Within the proposed rule, the Exchange proposes to provide a list of relationships that would preclude a board finding of independence. First, a director who is, or at any time during the past three years was, employed by the company or by any parent or subsidiary of the company, would not be deemed independent. Second, a director who accepts or has a family member (as defined within the proposed rule) who accepts any payments from the company, or any parent or subsidiary of the company, in excess of $60,000 during the current fiscal year or any of the past three fiscal years, other than certain permitted payments, would not be deemed independent. Permitted payments would include compensation for board or board committee service; payments arising solely from investments in the company's securities; compensation paid to a family member who is a non-executive employee of the company or a parent or subsidiary of the company; benefits under a tax-qualified retirement plan, or non-discretionary compensation; and loans permitted under Section 13(k) of the Act.

Furthermore, the proposed rule would set forth that a director who is a family member of an individual who is, or at any time during the past three years was, employed by the company or by any parent or subsidiary of the company as an executive officer, would not be deemed independent. Also, a director who is, or has a family member who is, a partner in, or a controlling shareholder or an executive officer of, any organization to which the company made, or from which the company received, payments for property or services in the current or any of the past three fiscal years that exceed 5% of the recipient's consolidated gross revenues for that year, or $200,000 ($1 million if the listed company is also listed on the New York Stock Exchange), whichever is more, other than certain permitted payments, would not be deemed independent. Permitted payments would include payments arising solely from investments in the company's securities, and payments under non-discretionary charitable contribution matching programs.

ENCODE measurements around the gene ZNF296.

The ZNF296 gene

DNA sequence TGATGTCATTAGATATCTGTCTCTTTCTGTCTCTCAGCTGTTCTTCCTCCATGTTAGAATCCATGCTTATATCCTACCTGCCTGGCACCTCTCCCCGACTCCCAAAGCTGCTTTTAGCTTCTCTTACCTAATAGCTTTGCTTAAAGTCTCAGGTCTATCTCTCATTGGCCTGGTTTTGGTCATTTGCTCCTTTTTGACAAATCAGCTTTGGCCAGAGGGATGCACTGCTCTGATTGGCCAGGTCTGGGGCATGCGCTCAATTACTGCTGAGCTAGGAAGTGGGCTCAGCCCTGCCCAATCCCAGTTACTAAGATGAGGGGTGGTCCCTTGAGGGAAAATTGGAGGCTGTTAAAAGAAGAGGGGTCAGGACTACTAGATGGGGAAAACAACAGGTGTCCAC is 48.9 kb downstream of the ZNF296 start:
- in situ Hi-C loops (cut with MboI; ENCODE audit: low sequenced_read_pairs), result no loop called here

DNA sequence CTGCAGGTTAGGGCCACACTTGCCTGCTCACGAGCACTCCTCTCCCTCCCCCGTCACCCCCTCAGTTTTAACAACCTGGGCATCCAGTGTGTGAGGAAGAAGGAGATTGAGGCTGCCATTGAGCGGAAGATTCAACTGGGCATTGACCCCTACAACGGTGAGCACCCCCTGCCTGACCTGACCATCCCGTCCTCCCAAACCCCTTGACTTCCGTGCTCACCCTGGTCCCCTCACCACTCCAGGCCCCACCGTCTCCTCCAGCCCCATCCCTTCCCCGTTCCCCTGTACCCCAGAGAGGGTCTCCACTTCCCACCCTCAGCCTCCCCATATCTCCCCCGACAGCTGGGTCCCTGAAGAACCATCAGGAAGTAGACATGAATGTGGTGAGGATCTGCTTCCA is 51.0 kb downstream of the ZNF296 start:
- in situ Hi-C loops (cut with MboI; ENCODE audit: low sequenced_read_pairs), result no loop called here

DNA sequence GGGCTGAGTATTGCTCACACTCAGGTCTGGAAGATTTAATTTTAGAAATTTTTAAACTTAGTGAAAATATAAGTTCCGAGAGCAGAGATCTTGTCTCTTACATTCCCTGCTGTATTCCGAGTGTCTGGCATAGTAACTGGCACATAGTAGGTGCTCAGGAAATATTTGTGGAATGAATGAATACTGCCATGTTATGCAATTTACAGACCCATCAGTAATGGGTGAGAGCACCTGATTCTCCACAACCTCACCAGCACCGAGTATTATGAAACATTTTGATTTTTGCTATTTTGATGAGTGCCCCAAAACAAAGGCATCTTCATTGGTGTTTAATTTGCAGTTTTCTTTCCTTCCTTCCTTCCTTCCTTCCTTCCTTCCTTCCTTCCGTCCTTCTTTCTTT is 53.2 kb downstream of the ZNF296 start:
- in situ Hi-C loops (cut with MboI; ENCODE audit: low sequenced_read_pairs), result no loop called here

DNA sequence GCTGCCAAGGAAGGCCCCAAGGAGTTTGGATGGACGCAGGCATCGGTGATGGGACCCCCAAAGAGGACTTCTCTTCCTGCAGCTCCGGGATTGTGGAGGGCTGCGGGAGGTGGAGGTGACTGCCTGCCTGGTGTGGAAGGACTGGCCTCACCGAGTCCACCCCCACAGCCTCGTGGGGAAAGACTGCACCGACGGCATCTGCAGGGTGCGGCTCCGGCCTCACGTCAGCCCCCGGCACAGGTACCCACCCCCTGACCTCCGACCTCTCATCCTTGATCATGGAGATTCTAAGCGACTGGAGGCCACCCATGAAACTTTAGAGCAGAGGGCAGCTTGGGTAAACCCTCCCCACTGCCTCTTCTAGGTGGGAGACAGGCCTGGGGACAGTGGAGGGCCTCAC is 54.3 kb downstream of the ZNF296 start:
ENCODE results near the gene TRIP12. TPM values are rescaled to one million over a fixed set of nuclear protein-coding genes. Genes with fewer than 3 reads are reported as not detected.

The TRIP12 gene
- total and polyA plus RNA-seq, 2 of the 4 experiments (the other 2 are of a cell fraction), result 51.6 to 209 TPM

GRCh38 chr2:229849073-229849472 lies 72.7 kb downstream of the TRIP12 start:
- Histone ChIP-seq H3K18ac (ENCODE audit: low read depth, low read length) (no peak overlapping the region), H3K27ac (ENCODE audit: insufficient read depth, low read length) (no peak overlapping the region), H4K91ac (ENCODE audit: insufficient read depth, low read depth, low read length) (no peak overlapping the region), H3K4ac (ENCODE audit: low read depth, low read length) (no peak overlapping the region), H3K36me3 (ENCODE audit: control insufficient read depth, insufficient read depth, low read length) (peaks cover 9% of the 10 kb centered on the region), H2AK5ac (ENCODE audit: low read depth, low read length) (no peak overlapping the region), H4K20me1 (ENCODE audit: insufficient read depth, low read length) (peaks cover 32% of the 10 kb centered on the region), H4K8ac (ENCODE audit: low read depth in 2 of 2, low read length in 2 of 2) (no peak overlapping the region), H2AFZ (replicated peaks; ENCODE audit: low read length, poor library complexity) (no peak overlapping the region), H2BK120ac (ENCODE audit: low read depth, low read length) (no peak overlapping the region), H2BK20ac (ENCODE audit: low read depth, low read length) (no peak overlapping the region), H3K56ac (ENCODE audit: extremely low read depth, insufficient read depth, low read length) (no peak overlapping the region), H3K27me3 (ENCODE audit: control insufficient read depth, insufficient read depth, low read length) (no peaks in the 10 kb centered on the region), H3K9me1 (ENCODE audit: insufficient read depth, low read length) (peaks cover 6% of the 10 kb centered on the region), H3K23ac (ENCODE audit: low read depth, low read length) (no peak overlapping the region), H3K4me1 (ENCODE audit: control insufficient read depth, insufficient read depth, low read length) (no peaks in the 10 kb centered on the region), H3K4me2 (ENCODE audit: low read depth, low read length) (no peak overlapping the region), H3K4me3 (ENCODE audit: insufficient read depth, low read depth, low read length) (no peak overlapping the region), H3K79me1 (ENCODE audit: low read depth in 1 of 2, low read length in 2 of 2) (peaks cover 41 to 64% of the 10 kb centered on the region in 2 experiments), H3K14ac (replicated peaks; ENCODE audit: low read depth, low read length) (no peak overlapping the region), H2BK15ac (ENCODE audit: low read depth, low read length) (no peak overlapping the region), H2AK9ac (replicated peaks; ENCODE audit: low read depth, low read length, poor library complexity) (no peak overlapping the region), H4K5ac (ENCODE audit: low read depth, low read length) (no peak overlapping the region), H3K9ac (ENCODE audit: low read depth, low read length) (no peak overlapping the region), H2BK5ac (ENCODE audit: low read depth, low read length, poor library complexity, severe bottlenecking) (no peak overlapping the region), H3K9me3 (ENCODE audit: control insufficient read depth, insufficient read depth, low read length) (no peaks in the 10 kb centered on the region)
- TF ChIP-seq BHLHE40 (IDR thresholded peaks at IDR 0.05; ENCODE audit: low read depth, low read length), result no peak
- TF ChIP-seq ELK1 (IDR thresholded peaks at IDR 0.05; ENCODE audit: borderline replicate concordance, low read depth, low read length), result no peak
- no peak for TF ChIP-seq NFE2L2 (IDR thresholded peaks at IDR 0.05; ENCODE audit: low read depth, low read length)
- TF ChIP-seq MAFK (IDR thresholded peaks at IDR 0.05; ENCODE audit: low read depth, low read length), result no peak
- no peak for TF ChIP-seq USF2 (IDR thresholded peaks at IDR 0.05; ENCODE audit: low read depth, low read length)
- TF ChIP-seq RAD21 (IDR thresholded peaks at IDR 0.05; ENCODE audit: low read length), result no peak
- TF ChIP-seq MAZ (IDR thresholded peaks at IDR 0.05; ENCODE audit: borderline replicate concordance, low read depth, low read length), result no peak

Moreover, a director of the listed company who is, or has a family member who is, employed as an executive officer of another entity where at any time during the past three years any of the executive officers of the listed company served on the compensation committee of such other entity, would not be deemed independent. Also, a director who is, or has a family member who is, a current partner of the company's outside auditor, or was a partner or employee of the company's outside auditor, and worked on the company's audit, at any time during the past three years, would not be deemed independent. Finally, the Exchange proposes that, in the case of an investment company, a director would not be considered independent if the director is an “interested person” of the company as defined in Section 2(a)(19) of the Investment Company Act, other than in his or her capacity as a member of the board of directors or any board committee. This provision would be in lieu of the other tests for independence specified in the rule.

The Exchange further proposes to require the compensation of the chief executive officer of a listed company to be determined or recommended to the board for determination either by a majority of the independent directors, or by a compensation committee comprised solely of independent directors.[6] In addition, the compensation of all other officers would be required to be determined or recommended to the board for determination either by a majority of the independent directors, or a Start Printed Page 41560compensation committee comprised solely of independent directors. Under the proposal, if the compensation committee was comprised of at least three members, one director who is not independent and is not a current officer or employee or a family member of such person would be permitted to be appointed to the committee if the board, under exceptional and limited circumstances, determines that such individual's membership on the committee is required by the best interests of the company and its shareholders, and the board discloses, in the next annual meeting proxy statement subsequent to such determination (or, if the issuer does not file a proxy, in its Form 10-K or 20-F), the nature of the relationship and the reasons for the determination. A member appointed under such exception would not be permitted to serve longer than two years.